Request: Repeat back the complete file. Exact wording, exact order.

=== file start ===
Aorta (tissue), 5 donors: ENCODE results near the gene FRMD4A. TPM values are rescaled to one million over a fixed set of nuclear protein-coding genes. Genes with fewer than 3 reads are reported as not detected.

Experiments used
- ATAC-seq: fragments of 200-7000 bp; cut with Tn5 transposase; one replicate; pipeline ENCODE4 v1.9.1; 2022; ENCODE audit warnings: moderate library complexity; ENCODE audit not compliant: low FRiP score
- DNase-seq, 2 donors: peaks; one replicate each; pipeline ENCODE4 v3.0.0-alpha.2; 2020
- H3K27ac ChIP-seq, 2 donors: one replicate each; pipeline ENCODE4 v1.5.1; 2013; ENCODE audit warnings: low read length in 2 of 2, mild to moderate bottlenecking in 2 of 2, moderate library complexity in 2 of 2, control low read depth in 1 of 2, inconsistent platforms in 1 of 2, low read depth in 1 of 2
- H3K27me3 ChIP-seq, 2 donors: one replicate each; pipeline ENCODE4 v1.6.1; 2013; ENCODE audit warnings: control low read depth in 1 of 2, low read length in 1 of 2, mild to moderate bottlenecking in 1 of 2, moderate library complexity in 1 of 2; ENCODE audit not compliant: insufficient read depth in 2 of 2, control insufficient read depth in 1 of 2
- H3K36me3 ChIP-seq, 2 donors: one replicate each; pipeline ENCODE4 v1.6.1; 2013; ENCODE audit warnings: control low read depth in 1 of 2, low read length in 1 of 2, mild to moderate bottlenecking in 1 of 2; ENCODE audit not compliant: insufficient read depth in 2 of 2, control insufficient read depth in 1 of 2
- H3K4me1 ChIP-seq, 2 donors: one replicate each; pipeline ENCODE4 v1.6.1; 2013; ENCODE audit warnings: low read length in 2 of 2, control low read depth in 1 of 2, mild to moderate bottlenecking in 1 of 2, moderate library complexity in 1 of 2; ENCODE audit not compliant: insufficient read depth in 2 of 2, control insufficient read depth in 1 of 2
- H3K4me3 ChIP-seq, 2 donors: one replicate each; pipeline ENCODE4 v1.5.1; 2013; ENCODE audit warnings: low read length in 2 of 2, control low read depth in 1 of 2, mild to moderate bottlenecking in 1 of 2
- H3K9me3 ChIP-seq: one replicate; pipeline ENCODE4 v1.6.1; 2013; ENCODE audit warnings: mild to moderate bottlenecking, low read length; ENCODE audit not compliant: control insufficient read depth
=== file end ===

Aorta (tissue), 5 donors: ENCODE results near the gene FRMD4A. TPM values are rescaled to one million over a fixed set of nuclear protein-coding genes. Genes with fewer than 3 reads are reported as not detected.

Experiments used
- ATAC-seq: fragments of 200-7000 bp; cut with Tn5 transposase; one replicate; pipeline ENCODE4 v1.9.1; 2022; ENCODE audit warnings: moderate library complexity; ENCODE audit not compliant: low FRiP score
- DNase-seq, 2 donors: peaks; one replicate each; pipeline ENCODE4 v3.0.0-alpha.2; 2020
- H3K27ac ChIP-seq, 2 donors: one replicate each; pipeline ENCODE4 v1.5.1; 2013; ENCODE audit warnings: low read length in 2 of 2, mild to moderate bottlenecking in 2 of 2, moderate library complexity in 2 of 2, control low read depth in 1 of 2, inconsistent platforms in 1 of 2, low read depth in 1 of 2
- H3K27me3 ChIP-seq, 2 donors: one replicate each; pipeline ENCODE4 v1.6.1; 2013; ENCODE audit warnings: control low read depth in 1 of 2, low read length in 1 of 2, mild to moderate bottlenecking in 1 of 2, moderate library complexity in 1 of 2; ENCODE audit not compliant: insufficient read depth in 2 of 2, control insufficient read depth in 1 of 2
- H3K36me3 ChIP-seq, 2 donors: one replicate each; pipeline ENCODE4 v1.6.1; 2013; ENCODE audit warnings: control low read depth in 1 of 2, low read length in 1 of 2, mild to moderate bottlenecking in 1 of 2; ENCODE audit not compliant: insufficient read depth in 2 of 2, control insufficient read depth in 1 of 2
- H3K4me1 ChIP-seq, 2 donors: one replicate each; pipeline ENCODE4 v1.6.1; 2013; ENCODE audit warnings: low read length in 2 of 2, control low read depth in 1 of 2, mild to moderate bottlenecking in 1 of 2, moderate library complexity in 1 of 2; ENCODE audit not compliant: insufficient read depth in 2 of 2, control insufficient read depth in 1 of 2
- H3K4me3 ChIP-seq, 2 donors: one replicate each; pipeline ENCODE4 v1.5.1; 2013; ENCODE audit warnings: low read length in 2 of 2, control low read depth in 1 of 2, mild to moderate bottlenecking in 1 of 2
- H3K9me3 ChIP-seq: one replicate; pipeline ENCODE4 v1.6.1; 2013; ENCODE audit warnings: mild to moderate bottlenecking, low read length; ENCODE audit not compliant: control insufficient read depth